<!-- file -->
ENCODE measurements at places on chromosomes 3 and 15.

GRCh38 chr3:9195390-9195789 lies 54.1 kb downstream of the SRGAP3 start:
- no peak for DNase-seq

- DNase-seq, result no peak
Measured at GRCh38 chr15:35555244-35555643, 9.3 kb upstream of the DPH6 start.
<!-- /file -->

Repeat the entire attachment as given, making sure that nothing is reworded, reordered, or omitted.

ENCODE measurements at places on chromosomes 3 and 15.

GRCh38 chr3:9195390-9195789 lies 54.1 kb downstream of the SRGAP3 start:
- no peak for DNase-seq

- DNase-seq, result no peak
Measured at GRCh38 chr15:35555244-35555643, 9.3 kb upstream of the DPH6 start.